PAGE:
The Pittsburgh Press (September 8, 1941)
ROOSEVELT’S MOTHER DIES
World’s great and humble send condolences
By Sandor S. Klein, United Press staff writer
Hyde Park, NY, Sept. 8 –
An American flag fluttering at half-staff from the Franklin D. Roosevelt Library symbolized today the grief of the President and his family over the death of his mother, Mrs. Sara Delano Roosevelt.
Mrs. Roosevelt, 86, one of three women who have lived long enough to see their sons become President of the United States, died yesterday as a result of a collapse of her circulatory system brought about by old age.
Death came in a bedroom of the ancestral Roosevelt estate here with her son and her daughter-in-law Mrs. Eleanor Roosevelt at her bedside.
Funeral services, which will be private, will be held at 3 p.m. tomorrow from the home and she will be buried at the side of her husband, James Roosevelt who died in 1900, in the family plot in the yard of St. James’ Episcopal Church here.
Only members of the family and intimates will attend and friends and the public were specifically requested not to send flowers.
Married in 1880
Thousands of messages of condolences were arriving at the temporary White House offices in Poughkeepsie and the White House in Washington. They came from the world’s great who, since 1933, when her son became President, have known “the Grand Old Lady of Hyde Park” as both an impeccable aristocrat and a proud mother, and from simple folk to whom she symbolized the maternal virtues.
The home in which she died was the home to which she came in October 1880 at the age of 26, as the bride of James Roosevelt who was 26 years older than her. There her only child, Franklin, was born. It was the scene of his childhood.
From there, she watched his first essays into politics of which she didn’t altogether approve and there she watched over him while he fought back from the affliction of infantile paralysis.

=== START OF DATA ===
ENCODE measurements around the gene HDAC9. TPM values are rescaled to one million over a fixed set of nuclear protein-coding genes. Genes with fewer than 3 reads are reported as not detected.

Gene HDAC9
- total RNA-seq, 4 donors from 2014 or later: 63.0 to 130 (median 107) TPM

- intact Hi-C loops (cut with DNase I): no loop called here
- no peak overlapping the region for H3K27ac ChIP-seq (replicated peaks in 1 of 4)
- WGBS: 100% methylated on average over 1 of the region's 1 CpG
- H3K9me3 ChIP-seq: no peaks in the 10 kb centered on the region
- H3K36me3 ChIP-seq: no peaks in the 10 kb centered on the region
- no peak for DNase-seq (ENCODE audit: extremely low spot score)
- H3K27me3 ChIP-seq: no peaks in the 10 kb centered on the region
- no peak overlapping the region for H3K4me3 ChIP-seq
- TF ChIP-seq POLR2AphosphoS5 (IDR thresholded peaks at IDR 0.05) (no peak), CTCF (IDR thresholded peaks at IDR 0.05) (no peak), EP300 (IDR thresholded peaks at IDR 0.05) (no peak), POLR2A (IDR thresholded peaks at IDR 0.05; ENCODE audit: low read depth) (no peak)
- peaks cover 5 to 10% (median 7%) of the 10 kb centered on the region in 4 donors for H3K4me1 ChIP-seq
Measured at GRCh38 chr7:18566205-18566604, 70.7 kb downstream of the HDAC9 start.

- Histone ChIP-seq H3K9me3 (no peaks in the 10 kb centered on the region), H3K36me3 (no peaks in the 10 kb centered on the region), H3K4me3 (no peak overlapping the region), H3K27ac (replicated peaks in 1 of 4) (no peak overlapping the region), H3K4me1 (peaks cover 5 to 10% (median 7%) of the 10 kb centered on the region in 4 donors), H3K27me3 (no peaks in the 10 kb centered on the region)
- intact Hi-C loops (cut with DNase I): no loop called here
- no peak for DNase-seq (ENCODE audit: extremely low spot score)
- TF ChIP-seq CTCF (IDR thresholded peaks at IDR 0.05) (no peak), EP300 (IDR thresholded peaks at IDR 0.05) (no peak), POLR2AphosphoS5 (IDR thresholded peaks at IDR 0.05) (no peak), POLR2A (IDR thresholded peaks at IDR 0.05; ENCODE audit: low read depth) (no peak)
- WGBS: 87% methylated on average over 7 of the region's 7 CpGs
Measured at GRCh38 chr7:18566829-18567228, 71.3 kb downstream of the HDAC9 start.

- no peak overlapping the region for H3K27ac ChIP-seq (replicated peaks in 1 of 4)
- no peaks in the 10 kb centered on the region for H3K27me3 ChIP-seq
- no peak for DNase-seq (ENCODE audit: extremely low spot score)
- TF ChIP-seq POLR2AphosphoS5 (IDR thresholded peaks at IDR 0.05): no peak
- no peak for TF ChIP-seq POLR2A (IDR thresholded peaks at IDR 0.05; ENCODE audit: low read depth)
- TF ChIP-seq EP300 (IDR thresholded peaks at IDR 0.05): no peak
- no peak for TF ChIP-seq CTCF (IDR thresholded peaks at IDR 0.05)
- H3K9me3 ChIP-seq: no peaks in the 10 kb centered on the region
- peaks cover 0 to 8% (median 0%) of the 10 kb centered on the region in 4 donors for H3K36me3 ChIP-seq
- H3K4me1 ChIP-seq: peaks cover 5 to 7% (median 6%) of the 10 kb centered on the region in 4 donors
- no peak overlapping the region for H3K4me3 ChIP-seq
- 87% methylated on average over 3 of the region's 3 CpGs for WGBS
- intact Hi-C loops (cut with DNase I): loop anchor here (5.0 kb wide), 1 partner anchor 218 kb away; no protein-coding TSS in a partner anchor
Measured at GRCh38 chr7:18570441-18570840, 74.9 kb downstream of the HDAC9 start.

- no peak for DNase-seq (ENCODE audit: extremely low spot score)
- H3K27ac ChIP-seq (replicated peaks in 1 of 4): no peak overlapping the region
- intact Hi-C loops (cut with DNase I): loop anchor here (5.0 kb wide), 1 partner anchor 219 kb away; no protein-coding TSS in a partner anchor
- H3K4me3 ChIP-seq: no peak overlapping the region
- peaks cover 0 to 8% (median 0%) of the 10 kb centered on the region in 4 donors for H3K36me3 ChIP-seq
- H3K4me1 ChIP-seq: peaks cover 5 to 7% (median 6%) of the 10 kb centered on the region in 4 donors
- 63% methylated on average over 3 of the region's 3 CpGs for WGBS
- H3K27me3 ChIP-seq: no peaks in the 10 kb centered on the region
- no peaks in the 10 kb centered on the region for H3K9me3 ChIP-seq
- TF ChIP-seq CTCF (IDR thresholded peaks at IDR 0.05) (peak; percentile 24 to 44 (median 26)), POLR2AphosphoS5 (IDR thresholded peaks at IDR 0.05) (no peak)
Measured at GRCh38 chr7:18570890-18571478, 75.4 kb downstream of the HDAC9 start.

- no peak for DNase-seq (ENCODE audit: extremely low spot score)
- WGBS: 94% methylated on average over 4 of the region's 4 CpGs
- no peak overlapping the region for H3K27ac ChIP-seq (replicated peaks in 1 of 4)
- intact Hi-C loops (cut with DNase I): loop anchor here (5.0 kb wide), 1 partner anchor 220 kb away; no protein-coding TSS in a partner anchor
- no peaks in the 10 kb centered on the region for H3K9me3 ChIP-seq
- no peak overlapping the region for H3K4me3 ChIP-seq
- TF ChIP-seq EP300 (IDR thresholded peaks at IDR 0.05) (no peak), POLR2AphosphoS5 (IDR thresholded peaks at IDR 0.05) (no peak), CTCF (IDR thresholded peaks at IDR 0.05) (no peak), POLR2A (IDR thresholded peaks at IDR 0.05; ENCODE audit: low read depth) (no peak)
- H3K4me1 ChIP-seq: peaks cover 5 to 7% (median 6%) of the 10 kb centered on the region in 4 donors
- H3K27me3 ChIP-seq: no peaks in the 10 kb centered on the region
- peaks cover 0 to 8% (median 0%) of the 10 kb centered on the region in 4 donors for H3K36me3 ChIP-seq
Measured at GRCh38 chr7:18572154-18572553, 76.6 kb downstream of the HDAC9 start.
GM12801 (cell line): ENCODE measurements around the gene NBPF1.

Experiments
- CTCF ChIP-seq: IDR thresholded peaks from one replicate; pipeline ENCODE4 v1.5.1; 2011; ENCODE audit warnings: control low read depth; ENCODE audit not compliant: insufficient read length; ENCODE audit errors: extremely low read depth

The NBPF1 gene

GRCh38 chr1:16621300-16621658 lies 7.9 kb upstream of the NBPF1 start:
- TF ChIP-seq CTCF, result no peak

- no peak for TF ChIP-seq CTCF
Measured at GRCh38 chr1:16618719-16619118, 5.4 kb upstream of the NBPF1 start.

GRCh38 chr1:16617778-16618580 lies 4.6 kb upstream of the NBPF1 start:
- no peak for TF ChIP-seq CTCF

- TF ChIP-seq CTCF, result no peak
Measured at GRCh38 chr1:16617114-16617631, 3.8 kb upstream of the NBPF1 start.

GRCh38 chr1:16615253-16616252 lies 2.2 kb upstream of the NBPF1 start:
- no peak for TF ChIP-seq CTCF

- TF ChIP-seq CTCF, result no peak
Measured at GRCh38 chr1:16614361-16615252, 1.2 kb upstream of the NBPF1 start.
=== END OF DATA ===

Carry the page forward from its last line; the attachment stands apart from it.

And there, in her last years, she reigned as a gracious hostess over a semi-official White House, entertaining such distinguished guests of her son as the King and Queen of Great Britain, the Crown Princess of the Netherlands, the Crown Prince and Princess of Norway, the Grand Duchess of Luxembourg, the Duke of Kent, and lesser international celebrities, to say nothing of various governmental and political associates of her son.
Main interest was family
But her chief interests remained in her family – her son, his wife, their children and grandchildren. Three of her grandchildren, James, Elliott and John, arrived yesterday afternoon soon after they had been advised of her death.
The other two, Franklin D. Roosevelt Jr. and Mrs. Anna Roosevelt Boettiger, were not expected to be able to attend her funeral. Franklin Jr. is an ensign in the Naval Reserve and is on duty “somewhere at sea,” and Mrs. Boettiger is in Seattle, Wash., where her husband is a newspaper publisher.
The flag at Hyde Park House, the manor house of the Roosevelt estate, remained at full staff to signify that the President of the United States was in residence, but that at the library, which is on the estate, was half-staffed and the library will be closed Tuesday, the day of the funeral. It is customarily closed on Monday.
Just back from vacation
Mrs. Roosevelt returned from a vacation in the family summer home at Campobello, New Brunswick, last Friday. She complained of being tired, but that was thought only natural in view of the journey and her age.